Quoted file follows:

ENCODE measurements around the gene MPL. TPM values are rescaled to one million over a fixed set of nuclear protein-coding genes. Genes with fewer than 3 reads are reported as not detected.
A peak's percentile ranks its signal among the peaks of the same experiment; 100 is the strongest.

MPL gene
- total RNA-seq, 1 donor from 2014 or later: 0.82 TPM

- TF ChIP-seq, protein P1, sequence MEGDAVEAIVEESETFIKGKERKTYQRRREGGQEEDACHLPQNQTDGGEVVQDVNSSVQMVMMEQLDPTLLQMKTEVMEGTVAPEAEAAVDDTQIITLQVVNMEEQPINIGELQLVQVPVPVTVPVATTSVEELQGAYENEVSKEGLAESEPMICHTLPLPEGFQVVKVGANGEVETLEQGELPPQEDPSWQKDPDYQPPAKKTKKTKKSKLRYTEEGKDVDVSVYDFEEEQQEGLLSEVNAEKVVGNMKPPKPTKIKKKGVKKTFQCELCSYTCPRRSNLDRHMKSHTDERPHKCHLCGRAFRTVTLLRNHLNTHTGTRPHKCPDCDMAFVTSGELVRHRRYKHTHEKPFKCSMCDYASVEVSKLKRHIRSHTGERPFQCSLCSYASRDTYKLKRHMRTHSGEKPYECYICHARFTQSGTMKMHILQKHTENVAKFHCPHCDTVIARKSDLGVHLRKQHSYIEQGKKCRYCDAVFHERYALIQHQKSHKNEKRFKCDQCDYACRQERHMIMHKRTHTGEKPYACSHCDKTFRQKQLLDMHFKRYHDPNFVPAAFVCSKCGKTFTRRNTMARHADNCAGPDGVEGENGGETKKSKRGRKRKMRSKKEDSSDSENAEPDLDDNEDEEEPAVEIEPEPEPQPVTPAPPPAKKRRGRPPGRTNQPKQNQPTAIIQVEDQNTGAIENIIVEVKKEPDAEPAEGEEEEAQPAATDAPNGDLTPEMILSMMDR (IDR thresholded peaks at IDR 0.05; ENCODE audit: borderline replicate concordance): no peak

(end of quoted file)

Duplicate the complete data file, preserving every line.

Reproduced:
ENCODE measurements around the gene MPL. TPM values are rescaled to one million over a fixed set of nuclear protein-coding genes. Genes with fewer than 3 reads are reported as not detected.
A peak's percentile ranks its signal among the peaks of the same experiment; 100 is the strongest.

MPL gene
- total RNA-seq, 1 donor from 2014 or later: 0.82 TPM

- TF ChIP-seq, protein P1, sequence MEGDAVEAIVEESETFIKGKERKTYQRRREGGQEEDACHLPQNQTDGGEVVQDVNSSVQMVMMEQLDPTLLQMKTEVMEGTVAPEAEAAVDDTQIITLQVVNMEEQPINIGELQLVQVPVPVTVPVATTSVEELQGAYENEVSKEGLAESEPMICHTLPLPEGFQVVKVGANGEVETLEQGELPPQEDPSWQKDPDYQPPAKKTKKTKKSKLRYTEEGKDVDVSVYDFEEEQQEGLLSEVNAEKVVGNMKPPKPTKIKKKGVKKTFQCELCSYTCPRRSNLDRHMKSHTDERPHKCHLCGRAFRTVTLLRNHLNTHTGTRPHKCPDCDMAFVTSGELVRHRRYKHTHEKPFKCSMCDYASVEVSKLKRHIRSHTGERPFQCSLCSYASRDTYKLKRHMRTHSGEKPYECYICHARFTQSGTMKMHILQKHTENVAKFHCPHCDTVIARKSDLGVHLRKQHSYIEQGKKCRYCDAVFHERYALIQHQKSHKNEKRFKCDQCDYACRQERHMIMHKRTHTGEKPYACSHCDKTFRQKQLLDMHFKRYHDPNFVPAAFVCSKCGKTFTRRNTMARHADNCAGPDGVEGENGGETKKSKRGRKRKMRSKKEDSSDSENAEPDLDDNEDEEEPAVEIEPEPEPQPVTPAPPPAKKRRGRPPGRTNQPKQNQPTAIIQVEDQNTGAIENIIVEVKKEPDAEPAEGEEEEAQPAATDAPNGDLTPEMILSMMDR (IDR thresholded peaks at IDR 0.05; ENCODE audit: borderline replicate concordance): no peak